Netflix invests considerable resources into Deep Learning in order to create a service which gives users what they want, ideally before they know it. That is to say modestly, using resources available to them through AWS without needing an entire data centre full of dedicated machines in order to create a Neural Network.
For these networks multiple models will usually be used from different datasets across a distributed network and for each configuration Netflix perform hyperparameter optimisation meaning each combination of parameters aims to measure the algorithm’s performance on an independent dataset using GPU-based parallelism.
Xavier Amatriain guided Netflix through a considerable programme of research to make sure the most appropriate and efficient techniques were being used in order to personalise the Netflix product for users. In this Slideshare, he talks about some of the lessons they learned from building ML systems and concludes how choosing the right metric and understanding dependencies between data and models are vital.
In summary Amatriain’s ten lessons from building machine learning systems are –
1. More data
vs & better models – challenging the notion that more data gives you better models and that a certain amount of data will allow a test to reach it’s elastic limit at a certain point.
2. You might not need all of your big data – being economical with big data can sometimes produce better results if the sample data quality is hand picked.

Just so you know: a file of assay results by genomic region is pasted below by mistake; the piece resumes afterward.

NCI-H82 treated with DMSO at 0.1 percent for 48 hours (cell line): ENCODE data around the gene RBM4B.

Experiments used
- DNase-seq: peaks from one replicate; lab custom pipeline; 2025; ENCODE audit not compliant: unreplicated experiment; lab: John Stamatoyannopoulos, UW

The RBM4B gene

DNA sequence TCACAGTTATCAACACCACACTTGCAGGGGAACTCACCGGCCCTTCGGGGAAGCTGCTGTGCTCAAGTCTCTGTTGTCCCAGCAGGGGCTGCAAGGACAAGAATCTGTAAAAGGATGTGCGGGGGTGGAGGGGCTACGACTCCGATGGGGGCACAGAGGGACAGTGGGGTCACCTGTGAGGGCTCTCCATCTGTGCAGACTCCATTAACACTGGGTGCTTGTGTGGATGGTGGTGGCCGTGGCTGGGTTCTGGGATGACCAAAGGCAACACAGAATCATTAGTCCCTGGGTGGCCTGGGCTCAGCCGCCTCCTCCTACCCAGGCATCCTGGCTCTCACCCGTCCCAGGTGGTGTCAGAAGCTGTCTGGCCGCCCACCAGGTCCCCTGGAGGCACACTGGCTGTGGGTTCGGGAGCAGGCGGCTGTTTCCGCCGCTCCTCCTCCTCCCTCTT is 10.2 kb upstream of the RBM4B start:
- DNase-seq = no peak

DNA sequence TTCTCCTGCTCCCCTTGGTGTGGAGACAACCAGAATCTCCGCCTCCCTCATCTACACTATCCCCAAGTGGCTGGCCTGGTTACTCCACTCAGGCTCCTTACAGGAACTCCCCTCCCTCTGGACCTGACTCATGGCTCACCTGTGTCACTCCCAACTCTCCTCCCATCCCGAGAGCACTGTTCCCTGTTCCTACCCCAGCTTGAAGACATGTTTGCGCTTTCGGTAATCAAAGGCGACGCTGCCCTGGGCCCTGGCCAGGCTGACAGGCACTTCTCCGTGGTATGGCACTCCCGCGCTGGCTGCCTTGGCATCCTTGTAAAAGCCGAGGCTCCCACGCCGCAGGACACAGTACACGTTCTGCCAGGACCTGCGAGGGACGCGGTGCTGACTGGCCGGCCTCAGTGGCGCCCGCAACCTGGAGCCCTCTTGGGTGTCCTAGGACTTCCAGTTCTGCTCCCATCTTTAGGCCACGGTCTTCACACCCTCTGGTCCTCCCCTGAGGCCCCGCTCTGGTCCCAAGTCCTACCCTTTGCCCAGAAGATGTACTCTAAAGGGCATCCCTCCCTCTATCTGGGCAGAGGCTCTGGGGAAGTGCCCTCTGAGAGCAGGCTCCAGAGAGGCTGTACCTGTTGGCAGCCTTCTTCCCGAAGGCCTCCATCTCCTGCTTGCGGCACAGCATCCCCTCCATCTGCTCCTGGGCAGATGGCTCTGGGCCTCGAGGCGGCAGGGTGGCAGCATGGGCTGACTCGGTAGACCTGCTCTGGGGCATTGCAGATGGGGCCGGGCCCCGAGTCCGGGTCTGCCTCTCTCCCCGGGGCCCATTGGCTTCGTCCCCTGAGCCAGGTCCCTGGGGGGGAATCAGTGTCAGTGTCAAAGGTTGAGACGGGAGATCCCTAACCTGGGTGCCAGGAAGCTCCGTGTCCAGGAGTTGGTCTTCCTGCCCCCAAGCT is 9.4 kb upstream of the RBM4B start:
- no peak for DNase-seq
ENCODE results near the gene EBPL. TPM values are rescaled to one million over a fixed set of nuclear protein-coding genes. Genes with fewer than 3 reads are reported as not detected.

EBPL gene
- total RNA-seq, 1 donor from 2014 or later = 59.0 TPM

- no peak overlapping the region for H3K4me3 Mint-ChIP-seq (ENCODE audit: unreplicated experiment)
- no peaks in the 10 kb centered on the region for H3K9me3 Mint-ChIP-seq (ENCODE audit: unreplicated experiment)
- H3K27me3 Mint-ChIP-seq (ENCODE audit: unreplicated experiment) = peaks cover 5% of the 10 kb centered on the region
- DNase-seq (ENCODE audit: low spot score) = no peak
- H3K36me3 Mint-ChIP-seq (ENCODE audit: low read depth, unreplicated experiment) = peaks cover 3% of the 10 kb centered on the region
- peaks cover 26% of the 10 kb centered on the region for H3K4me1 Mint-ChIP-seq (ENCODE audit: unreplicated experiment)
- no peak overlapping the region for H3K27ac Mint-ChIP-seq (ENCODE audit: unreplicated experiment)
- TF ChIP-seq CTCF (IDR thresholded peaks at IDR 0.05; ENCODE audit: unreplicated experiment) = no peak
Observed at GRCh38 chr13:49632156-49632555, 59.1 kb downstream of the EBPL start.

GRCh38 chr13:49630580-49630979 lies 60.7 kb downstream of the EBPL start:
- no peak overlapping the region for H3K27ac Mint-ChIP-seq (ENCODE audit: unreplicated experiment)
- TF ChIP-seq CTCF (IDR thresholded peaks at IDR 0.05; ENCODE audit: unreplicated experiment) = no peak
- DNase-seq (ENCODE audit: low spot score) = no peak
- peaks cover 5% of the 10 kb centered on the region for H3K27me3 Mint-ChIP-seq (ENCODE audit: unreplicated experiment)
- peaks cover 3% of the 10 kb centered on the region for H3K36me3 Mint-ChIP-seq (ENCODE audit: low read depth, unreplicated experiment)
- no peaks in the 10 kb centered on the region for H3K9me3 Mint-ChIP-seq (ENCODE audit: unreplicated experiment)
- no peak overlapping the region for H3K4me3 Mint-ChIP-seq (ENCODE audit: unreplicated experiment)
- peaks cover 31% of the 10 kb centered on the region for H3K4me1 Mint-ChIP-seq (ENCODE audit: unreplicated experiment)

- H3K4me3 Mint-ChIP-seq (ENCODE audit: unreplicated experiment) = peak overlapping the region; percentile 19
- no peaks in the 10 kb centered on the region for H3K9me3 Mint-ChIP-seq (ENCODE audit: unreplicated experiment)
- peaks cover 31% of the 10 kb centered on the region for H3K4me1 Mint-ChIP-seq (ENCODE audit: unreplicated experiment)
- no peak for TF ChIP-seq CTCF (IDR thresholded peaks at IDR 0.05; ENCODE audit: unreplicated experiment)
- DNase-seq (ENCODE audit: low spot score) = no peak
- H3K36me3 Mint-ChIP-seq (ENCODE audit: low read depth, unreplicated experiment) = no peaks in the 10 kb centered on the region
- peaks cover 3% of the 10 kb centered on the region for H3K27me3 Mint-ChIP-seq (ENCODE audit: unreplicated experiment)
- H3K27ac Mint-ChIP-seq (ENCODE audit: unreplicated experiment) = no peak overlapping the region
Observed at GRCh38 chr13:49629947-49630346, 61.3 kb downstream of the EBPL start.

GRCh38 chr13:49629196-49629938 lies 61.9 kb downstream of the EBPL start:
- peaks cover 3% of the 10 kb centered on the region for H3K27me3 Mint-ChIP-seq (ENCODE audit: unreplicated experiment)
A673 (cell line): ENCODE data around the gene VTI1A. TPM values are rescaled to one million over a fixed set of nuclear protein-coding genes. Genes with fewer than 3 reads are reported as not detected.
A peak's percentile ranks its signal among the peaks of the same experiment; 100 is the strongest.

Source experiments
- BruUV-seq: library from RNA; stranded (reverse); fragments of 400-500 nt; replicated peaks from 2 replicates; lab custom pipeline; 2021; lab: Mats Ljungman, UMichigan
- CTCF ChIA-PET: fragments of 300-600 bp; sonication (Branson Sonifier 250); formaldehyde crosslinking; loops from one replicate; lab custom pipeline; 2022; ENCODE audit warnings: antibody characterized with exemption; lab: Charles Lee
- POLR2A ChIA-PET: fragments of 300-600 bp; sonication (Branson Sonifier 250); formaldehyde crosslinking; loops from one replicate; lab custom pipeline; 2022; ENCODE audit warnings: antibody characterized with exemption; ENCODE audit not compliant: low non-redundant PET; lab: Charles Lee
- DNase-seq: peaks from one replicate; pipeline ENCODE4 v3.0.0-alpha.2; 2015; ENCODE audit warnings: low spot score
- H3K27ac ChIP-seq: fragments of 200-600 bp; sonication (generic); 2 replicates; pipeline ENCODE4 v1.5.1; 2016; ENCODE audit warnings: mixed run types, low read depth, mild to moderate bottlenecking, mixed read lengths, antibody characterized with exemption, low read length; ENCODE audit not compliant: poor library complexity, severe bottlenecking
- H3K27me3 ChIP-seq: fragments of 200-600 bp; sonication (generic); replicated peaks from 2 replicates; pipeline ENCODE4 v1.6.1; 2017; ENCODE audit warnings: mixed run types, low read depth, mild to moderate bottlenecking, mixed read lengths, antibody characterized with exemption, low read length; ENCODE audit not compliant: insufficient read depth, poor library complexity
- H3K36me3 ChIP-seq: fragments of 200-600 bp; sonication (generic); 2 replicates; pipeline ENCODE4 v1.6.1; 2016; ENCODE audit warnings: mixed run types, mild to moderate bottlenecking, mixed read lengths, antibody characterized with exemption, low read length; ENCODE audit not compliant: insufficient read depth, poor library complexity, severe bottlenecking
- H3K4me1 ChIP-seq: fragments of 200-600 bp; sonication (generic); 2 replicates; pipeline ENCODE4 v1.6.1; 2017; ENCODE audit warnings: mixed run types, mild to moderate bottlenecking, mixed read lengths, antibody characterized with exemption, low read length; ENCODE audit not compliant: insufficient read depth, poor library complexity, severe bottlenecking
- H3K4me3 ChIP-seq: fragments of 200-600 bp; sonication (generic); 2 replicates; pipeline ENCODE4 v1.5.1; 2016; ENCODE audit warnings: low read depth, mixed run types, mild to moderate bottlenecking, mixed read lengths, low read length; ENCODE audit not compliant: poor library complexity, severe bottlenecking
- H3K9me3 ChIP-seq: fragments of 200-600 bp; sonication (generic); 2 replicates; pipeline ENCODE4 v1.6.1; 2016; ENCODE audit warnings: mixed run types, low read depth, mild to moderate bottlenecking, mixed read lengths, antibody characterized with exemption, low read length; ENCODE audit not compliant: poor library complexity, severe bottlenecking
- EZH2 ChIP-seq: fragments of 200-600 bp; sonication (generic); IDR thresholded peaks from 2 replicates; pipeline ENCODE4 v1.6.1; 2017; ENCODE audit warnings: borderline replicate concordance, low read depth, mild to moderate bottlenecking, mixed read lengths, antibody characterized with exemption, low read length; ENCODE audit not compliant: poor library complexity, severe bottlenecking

3. The fact that a more complex model does not improve things does not mean you don’t need one – be prepared that if a model is more complex it may not show up improvements in a test where the sample set is too simple.
4. Be thoughtful about your training data – unforeseen behaviours for training data and contraindications such as movies being abandoned but rated or finished watching yet poorly rated.
5. Learn to deal with (The curse of) presentation bias – data is as a result of the films which Netflix have decided to show, which is a result of what the model is predicting as good, there could also be a bias on choice from positioning on the UI.
6. The UI is the algorithm’s only communication channel with that which matter most: the users – the UI is the sole channel for generating data for algorithms which means that a change of the UI may require a change in the algorithm.
7. Data and models are great. You know what’s even better? The right evaluation approach – measuring differences in metrics across statistically identical populations that each experience a different algorithm.
8. Distributing algorithms is important, but knowing at what level to do it is even more important – knowing when appropriate to deploy which algorithm across different populations, for combinations of hyperparameters and subsets of training data.
9. It pays off to be smart about choosing your hyperparameters – automate hyperparameter optimisation by choosing the right metric.
10. There are things you can do offline and there are things you can’t.. and there is nearline for everything in between – on-line like computations which are not required to be served in real-time rather than stale batch data for off-line and complex computation for real time.